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In flat racing in the UK race distances range from five furlongs to two miles and six furlongs. The fundamental difference between each race distance is the speed at which the horses travel, but the key attributes for any horse include speed and stamina. The winner of a horse race spends least time travelling from A to B and this applies to all distances.
Horses will run as fast as possible in a sprint race and there will be a slower pace over middle distances and in staying races. Sprint races are the shortest on the track so take the least time to complete.
The minimum distance of races in Britain is five furlongs. There are eight furlongs in a mile so a five furlong contest is a furlong longer than half a mile. In the United States there are specialists called quarter horses because they race over two furlongs, which equates to one quarter of a mile. Sprint races in the UK and Ireland are run over five, six and seven furlongs. Any race over at least one mile to one mile and four furlongs is classed as a middle distance race and longer races are for stayers.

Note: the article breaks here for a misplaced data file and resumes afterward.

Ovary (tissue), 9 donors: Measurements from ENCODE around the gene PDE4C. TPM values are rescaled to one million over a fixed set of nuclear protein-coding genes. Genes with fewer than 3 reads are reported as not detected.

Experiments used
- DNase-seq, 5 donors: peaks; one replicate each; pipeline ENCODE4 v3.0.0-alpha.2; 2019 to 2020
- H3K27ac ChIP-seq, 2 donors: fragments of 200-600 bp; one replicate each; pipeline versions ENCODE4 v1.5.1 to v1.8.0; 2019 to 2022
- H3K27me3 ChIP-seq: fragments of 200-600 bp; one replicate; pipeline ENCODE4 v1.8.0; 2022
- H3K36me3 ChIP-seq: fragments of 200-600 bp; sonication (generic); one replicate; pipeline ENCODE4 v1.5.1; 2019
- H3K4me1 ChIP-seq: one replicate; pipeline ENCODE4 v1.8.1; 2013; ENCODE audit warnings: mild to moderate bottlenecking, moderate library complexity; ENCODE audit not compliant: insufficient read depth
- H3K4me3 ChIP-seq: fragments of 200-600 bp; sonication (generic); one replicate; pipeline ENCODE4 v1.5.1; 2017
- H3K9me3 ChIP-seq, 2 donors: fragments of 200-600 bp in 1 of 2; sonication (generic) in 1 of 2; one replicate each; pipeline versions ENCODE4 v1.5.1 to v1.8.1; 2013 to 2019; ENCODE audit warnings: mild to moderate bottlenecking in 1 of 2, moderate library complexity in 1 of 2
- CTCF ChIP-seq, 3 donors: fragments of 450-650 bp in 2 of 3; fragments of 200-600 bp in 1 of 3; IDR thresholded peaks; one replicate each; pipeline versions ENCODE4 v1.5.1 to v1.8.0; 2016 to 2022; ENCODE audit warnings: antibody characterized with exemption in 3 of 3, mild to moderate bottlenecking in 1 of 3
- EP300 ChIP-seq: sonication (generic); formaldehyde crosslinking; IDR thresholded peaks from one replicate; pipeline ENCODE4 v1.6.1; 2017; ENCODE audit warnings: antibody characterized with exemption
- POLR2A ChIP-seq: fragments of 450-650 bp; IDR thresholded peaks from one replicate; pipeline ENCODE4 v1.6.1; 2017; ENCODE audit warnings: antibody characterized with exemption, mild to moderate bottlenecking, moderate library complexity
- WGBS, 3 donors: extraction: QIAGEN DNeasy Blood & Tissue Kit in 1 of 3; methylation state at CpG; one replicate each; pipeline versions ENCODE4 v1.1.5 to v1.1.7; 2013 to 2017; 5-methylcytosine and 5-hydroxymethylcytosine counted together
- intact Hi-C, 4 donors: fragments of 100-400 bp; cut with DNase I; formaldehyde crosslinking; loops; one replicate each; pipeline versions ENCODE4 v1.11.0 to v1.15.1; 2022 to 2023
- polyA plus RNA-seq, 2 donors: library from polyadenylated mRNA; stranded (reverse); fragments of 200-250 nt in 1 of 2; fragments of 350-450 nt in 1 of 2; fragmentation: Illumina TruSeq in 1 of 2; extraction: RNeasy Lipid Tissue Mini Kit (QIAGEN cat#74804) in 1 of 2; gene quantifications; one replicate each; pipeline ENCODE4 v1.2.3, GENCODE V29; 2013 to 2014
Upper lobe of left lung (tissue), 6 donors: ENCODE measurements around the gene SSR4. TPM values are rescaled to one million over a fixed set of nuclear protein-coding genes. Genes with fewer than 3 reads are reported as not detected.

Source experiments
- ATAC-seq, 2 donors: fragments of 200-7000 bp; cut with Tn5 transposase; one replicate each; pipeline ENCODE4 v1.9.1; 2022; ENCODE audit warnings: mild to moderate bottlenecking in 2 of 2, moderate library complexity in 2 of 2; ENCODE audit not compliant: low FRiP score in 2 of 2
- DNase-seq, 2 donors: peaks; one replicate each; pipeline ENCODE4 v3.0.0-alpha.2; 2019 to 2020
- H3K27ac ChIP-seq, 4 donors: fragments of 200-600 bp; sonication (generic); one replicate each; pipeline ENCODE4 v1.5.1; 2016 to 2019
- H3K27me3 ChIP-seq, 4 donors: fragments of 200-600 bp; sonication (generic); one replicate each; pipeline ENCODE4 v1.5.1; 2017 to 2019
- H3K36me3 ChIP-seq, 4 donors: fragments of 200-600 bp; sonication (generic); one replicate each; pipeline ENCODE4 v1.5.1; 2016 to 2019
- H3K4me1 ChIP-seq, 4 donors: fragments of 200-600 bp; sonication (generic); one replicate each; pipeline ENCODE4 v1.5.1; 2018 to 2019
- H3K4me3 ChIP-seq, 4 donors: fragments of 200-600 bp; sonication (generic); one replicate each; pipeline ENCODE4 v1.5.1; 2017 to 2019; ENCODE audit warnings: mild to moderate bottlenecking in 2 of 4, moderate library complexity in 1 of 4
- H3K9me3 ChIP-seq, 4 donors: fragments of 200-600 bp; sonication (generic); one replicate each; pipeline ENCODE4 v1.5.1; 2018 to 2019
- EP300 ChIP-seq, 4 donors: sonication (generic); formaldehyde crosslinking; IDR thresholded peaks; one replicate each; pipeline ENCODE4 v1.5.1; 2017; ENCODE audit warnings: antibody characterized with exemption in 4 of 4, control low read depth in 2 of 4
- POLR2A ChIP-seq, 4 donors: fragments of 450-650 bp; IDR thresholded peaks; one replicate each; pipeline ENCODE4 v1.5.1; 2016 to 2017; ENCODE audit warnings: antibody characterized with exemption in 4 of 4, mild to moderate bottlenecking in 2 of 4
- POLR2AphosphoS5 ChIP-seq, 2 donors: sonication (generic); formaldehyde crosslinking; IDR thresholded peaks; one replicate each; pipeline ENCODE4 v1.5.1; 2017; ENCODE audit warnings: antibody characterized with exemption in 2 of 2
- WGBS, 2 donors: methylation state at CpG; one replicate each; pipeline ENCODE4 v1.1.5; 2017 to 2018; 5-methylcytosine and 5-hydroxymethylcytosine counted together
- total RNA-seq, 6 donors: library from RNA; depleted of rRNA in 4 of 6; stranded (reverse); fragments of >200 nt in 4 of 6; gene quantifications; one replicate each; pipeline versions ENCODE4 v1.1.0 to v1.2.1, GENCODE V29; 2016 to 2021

In a five furlong race the objective is to break out of the stalls and then race as fast as possible. The horses do not have a chance to take their breath over the minimum distance as other horses will maintain the gallop.
Sprint races last from about one minute to a minute and a half. Horses that excel in sprints will not be competitive in middle distance and staying races. It’s all about speed and stamina is secondary. The horse with the best pure speed will win a sprint race and when looking at who to back in a sprint race, form and parentage are important.
The most prestigious sprint races of the flat season in Britain are the King’s Stand Stakes, Commonwealth Cup, Diamond Jubilee Stakes, July Cup, Nunthorpe Stakes and Sprint Cup.